Home Lab

In an attempt to help me prove new network related stuff and, in some instances prove solutions before offering it up in a design document, I’ve been putting together a home lab.

I spent a while skimming eBay looking for second-hand servers and eventually settled upon a Dell Power Edge R715. This particular one came with an AMD 6272 processor at 2.1Ghz (16 cores), 128GB of Ram and just under a TB of SAS 10k disk space, but there are some sellers (I found my on eBay) that will spec the server how you want it – at a cost of course. I paid £250 delivered for mine, which was a pretty good deal.

I did have (still may) plans to utilise some other hardware I had lying around:

  • x2 Cisco 3750G switches
  • Cisco ASA 5510 firewal

But, as I play around with, i.e. break/reboot the kit frequently I didn’t want to suffer the wrath of an angry family member that can’t access Netflix or play Angry Birds :).

The setup is really nice and simple at the moment and it means I can hop over the internet onto VMWare ESXi and build/test/break stuff without any problems.


I recently ran into an issue whereby traffic ceased passing over a link that had been in use for weeks and months without any issues. Post investigations and packet captures the root cause ended up being a mis-match in MTU size, but I thought I’d share my experience……

The Maximum Transmission Unit (MTU) is the largest number of bytes an individual datagram can have on a particular data communications link. When encapsulation, encryption or overlay network protocols are used the end-to-end effective MTU size is reduced. Some applications may not work well with the reduced MTU size and fail to perform Path MTU Discovery. In response, it would be nice to be able to increase the MTU size of the network links.

Source: Wikipedia

For most Ethernet networks the MTU size is, by default set to 1500 bytes, however today’s networks with numerous overlays and encapsulation on-top of encapsulation it can be difficult to determine what you should be setting the MTU size to throughout your network and across your WAN.

If we take the below image as a reference and pick SMTP as our example protocol. We have the corporate LAN on the left where our traffic will be sourced and the remote DC on the right where our Exchange servers reside.


The communication should flow as follows:

  1. Mail sent from Client to local Exchange server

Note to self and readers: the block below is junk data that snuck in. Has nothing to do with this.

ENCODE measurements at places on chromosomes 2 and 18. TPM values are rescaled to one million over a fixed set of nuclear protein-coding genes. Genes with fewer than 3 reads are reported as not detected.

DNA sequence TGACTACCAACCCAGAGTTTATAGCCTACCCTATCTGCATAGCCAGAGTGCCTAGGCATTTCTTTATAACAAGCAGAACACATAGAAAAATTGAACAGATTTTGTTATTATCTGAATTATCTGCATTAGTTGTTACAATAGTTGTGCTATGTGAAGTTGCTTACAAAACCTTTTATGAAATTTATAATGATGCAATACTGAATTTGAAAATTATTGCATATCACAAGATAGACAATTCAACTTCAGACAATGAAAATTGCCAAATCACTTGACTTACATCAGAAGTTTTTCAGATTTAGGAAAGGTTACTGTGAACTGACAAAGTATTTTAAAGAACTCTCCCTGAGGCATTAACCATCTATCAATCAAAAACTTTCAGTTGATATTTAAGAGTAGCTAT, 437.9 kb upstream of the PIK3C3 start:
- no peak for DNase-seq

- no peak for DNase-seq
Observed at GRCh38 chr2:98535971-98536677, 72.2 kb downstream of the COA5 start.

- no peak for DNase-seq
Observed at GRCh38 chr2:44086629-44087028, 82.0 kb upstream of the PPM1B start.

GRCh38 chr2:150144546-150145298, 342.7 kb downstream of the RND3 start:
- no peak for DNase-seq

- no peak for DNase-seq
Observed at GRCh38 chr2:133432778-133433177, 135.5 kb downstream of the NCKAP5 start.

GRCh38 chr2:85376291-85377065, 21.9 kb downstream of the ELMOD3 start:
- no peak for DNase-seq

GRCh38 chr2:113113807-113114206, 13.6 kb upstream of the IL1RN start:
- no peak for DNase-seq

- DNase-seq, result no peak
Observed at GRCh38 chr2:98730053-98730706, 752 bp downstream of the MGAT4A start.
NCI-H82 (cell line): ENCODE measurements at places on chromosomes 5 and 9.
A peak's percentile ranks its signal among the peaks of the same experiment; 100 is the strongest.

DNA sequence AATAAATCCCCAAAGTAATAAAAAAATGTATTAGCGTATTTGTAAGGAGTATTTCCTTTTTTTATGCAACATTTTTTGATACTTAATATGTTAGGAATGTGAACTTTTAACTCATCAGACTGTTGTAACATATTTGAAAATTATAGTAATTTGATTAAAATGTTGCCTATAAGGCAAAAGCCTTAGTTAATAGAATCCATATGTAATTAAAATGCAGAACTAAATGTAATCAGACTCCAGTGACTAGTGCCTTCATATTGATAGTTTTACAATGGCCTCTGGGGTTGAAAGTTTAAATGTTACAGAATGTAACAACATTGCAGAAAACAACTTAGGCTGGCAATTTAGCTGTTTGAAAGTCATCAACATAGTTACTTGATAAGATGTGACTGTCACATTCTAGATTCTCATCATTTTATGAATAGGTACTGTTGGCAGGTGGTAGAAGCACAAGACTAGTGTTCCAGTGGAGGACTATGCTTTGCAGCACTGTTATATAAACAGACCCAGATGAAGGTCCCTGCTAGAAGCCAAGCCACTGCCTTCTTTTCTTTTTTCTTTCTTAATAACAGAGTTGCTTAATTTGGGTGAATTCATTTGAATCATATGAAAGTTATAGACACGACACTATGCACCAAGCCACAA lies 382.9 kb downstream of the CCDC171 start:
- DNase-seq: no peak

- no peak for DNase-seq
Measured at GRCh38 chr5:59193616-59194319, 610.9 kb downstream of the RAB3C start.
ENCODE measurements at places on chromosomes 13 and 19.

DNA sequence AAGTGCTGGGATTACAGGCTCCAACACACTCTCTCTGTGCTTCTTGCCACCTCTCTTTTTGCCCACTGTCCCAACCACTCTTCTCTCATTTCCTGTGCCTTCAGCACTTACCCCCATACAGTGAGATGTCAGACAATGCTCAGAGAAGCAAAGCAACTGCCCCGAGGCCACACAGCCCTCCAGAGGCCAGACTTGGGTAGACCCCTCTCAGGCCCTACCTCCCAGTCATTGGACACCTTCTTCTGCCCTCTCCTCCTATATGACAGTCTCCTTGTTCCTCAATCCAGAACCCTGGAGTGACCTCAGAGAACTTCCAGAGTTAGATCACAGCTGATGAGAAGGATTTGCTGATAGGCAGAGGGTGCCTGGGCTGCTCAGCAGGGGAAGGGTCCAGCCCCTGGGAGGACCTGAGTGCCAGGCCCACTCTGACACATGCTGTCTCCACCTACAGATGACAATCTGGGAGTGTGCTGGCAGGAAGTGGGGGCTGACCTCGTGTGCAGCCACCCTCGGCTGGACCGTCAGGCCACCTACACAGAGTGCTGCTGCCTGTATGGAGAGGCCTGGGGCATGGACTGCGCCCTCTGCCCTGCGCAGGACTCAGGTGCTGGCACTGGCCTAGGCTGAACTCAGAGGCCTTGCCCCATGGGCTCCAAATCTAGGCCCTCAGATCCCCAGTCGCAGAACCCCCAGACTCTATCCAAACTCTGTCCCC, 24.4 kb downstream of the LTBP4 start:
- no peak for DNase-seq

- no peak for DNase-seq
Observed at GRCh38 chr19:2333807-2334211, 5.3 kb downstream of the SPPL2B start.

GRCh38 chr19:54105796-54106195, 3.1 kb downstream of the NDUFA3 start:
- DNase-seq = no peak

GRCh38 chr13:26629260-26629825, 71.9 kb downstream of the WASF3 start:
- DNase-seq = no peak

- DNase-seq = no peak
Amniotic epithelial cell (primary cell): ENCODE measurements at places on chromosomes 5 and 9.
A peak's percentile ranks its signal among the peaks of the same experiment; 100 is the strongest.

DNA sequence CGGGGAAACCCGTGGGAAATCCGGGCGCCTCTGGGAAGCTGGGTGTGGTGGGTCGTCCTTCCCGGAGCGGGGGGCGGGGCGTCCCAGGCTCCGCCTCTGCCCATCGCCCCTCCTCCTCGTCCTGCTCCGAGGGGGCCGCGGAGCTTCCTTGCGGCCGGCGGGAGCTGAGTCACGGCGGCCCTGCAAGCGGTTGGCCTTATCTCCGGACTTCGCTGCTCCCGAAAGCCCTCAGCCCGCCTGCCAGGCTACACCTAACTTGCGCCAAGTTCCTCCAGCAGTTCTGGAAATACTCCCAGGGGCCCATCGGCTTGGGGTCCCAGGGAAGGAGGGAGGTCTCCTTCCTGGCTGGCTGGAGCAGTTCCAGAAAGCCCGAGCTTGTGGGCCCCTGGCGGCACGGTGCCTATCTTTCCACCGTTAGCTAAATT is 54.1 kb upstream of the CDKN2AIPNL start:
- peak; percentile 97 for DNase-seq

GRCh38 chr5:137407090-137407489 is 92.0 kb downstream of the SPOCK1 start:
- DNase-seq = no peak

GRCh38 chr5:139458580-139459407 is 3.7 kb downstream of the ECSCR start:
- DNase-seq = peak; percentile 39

2. Exchange processes and determines next-hop, which will then likely be a mail gateway of sorts.
  3. Mail gateway performs it’s own interrogation, i.e. potentially blocks attachments/key words that are not permitted to leave the network, but if processed successfully traffic will will be forward on towards the egress point of the network. Additional upstream appliances could include IDPS, additional proxies etc.
  4. Traffic reaches egress firewall and provided there is an ACL in place to permit, the traffic is forwarded on to CE router and onto the WAN.

Let’s say the egress interface on the corporate firewall has an MTU of 1500 bytes, but the CE router interface has an MTU of 1400 bytes – what’s going to happen?

Well, in my recent experience I found SMTP traffic was leaving the firewall destined for the DC and a successful 3-way handshake performed and a connection established. However, data was leaving the firewall at 1500 bytes, being chopped up by the router and sent on it’s way. The reply from the remote DC device (using ICMP) was being dropped by the firewall (as why would you want your egress firewall to be pingable….)

Upon performing a packet capture from the corporate network I could see SMTP traffic leaving, but receiving TCP retransmit messages, but also messages stating:

Timeout waiting for client input

On first look I assumed this related to authentication, but after some expert googling it turned out to be an idiosyncrasy of Windows, which actually related to the network and the MTU size of the packets being transmitted.

There was a change performed on the CE router, which had reduced said MTU size, and although SMTP 3-way handshakes were still successful large amounts of drops were occuring and it ground mail to a standstill.

Tip: MTU size is always a great thing to check, but so are the approved changes that took place the time of the issue 😉